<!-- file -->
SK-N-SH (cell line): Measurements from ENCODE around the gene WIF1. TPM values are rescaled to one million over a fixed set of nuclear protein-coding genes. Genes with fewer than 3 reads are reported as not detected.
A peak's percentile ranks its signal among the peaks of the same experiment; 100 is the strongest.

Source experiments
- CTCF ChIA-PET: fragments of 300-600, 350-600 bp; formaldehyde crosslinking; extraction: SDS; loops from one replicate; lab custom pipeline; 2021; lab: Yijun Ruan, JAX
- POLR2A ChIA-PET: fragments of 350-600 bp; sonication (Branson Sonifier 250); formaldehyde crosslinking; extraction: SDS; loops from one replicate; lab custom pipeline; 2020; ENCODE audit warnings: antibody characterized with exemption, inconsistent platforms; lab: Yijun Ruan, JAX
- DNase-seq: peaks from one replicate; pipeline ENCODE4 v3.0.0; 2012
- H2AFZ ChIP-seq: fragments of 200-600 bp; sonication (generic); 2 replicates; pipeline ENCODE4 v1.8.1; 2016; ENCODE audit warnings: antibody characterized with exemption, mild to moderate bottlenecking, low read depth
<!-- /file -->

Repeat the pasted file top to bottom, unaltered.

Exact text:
SK-N-SH (cell line): Measurements from ENCODE around the gene WIF1. TPM values are rescaled to one million over a fixed set of nuclear protein-coding genes. Genes with fewer than 3 reads are reported as not detected.
A peak's percentile ranks its signal among the peaks of the same experiment; 100 is the strongest.

Source experiments
- CTCF ChIA-PET: fragments of 300-600, 350-600 bp; formaldehyde crosslinking; extraction: SDS; loops from one replicate; lab custom pipeline; 2021; lab: Yijun Ruan, JAX
- POLR2A ChIA-PET: fragments of 350-600 bp; sonication (Branson Sonifier 250); formaldehyde crosslinking; extraction: SDS; loops from one replicate; lab custom pipeline; 2020; ENCODE audit warnings: antibody characterized with exemption, inconsistent platforms; lab: Yijun Ruan, JAX
- DNase-seq: peaks from one replicate; pipeline ENCODE4 v3.0.0; 2012
- H2AFZ ChIP-seq: fragments of 200-600 bp; sonication (generic); 2 replicates; pipeline ENCODE4 v1.8.1; 2016; ENCODE audit warnings: antibody characterized with exemption, mild to moderate bottlenecking, low read depth